I am posting all of this, partly so that I can hyperlink to it easily, but also because it illustrates the best of the way the virtual EU referendum debate went for me. These are all people I know in real life, but they would never all be present in the same room. I know some professionally, some personally; some since I was a child (hey, this is a blended life blog!). And yet here they are, on my “wall” (in my imagination, around our virtual dining table) talking about things that matter, and sharing their, er, expertise.
So – I’ve just posted this in a discussion – but it’s worth posting here too: This is one of the things I genuinely don’t understand about the EU referendum debate – let me see if I can explain. I would NEVER try to cut my own hair, or fix my car, or many other things which might (or might not) be associated with “working class” skills. I always get an expert – someone who knows about it – to do those things. I work in a University – I get that lots of people don’t know exactly what goes on in universities and that we could do more to explain that – but actually I feel that my University (Sheffield) does a lot to open its doors to local people, so that they can get a better idea. So it’s often hard to explain to people why what I do is of value – it’s much easier for a hairdresser, or a car mechanic, or many other people, to explain that. And now – for once in my life – what I do – what I actually know about – is REALLY relevant – I’ve spent my whole life studying and teaching about EU Law, and right now the insights that I have matter. And yet – the whole debate has become about “don’t trust the experts, they are lying, just trust your feelings”. I would listen to and respect the views of a hairdresser, and a car mechanic, and so on, about the things they know about. So why isn’t the same happening to those of us who do know about the EU? That’s the thing that I just don’t understand – I’m really sorry if that’s my fault for not understanding.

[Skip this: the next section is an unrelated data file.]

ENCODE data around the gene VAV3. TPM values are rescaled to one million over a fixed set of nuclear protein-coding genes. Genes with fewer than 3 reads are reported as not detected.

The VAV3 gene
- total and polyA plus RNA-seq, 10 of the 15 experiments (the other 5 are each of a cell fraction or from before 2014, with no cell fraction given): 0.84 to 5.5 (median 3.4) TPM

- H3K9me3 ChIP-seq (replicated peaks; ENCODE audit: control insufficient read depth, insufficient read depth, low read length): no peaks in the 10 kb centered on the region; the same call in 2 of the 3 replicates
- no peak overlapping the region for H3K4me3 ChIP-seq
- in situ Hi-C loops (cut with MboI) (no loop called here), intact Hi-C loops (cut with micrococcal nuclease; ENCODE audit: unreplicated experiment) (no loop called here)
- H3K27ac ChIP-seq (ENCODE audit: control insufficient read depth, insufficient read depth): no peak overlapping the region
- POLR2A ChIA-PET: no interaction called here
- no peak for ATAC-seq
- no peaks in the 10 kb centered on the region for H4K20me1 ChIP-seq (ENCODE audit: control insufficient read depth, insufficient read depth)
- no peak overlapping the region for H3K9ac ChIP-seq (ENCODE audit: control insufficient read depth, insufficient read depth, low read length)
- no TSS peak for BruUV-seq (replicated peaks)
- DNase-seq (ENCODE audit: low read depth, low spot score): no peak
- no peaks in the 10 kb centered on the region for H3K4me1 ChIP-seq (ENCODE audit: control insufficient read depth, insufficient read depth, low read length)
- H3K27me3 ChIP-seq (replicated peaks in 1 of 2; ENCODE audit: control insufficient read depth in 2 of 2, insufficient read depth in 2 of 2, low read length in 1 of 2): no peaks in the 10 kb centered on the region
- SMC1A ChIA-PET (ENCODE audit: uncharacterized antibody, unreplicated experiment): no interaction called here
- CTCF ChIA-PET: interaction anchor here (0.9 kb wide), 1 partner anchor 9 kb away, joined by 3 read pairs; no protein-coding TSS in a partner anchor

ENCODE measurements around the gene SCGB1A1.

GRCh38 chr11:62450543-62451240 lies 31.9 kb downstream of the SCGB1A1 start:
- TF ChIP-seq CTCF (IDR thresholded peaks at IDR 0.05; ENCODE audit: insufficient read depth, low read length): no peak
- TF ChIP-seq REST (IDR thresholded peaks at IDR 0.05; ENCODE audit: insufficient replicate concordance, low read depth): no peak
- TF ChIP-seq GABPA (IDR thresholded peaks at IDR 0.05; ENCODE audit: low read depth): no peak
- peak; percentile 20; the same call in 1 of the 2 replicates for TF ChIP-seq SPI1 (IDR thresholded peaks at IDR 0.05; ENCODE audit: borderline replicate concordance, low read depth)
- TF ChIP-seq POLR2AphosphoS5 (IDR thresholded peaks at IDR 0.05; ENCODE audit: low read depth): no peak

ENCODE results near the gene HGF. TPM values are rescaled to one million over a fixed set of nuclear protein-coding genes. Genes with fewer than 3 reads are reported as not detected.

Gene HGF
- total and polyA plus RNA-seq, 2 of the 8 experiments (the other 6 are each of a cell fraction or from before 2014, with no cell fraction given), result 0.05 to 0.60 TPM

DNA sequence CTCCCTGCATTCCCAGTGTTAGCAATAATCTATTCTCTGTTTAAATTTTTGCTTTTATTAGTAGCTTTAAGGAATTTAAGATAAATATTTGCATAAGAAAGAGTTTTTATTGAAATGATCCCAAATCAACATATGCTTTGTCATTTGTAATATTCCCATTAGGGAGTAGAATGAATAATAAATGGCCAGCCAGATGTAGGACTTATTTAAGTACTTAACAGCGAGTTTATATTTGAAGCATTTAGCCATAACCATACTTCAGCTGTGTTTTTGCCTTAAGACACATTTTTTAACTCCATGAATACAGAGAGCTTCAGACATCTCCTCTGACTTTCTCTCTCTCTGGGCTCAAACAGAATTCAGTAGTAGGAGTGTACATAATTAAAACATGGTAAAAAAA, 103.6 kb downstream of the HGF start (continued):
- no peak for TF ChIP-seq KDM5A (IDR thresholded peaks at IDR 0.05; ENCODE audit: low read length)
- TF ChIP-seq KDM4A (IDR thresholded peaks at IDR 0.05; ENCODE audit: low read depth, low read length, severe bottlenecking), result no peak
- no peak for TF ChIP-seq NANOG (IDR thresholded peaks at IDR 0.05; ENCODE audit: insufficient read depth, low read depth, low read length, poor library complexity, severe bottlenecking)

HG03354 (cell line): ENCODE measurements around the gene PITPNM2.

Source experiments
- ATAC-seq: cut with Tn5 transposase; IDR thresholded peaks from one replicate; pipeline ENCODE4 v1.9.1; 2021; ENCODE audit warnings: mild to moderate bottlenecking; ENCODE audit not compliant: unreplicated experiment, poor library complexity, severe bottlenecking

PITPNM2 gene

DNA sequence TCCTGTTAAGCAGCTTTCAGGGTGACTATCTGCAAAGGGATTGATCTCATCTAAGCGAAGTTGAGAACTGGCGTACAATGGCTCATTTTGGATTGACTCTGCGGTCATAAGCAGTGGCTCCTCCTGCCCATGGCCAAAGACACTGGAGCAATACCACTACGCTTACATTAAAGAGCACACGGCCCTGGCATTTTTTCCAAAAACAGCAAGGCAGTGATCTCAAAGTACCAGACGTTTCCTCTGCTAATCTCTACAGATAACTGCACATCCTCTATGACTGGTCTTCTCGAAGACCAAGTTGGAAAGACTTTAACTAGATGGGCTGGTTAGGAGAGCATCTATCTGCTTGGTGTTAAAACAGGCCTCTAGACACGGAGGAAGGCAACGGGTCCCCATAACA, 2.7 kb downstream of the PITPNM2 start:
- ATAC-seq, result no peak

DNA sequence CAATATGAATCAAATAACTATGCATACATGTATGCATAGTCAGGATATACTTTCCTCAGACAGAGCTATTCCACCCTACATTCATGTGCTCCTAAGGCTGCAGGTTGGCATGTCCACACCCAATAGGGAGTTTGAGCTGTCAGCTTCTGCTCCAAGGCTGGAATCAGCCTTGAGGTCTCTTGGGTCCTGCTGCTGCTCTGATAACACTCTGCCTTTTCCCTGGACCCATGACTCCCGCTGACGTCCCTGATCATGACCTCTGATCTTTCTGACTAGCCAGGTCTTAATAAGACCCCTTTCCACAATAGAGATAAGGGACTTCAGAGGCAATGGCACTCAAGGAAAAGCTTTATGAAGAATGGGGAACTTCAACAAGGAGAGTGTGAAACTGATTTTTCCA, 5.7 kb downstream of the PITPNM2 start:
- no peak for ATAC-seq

That said, I wonder if this is just long-developing feature of our public discourse that is just feeling particularly relevant to you right now. Think about the way climate change discussion has for years included huge elements of ‘don’t trust the experts, they’re confused / lying / just in it for the money’. You could make similar points about telling economists to shut up about austerity and debt over the past eight years. And perhaps, although its probably somewhat different, efforts to limits the medical professions’ voice in NHS management.
What’s funny (?) is that a huge amount of this more general anti-intellectualism has been promoted by the same elements of the tory establishment that are now desperately trying to invoke expertise to oppose brexit. Reaping what they sowed. And dragging the rest of us down with them
Check out the #legaltech hashtag on twitter (or talks by Susskind, whose recent book I review below), and you get an endless stream of commentary dripping with contempt for professions as guardians of expertise and disinterested analysis.
I can’t tell what’s real and what’s satire any more…
So I respect the views of Fishermen whose experience of the EU may differ; especially considering the contrast in the fishing industry, and fish stocks, in Norway (which technically is still applying,as an EEC member, to the EU).
My wife has had a wealth of first-hand experience and knowledge of childbirth, but she would still defer on most issues regarding childbirth to qualified midwives and doctors.
Tammy, I would value your view that as he didn’t succeed in his aspirations, his concern is more likely to happen. Especially as indicated by Guy Verhofstad: (“…and he has promised not to make obstacles for the deepening of the Union.”)
Thanks, Mike Shilson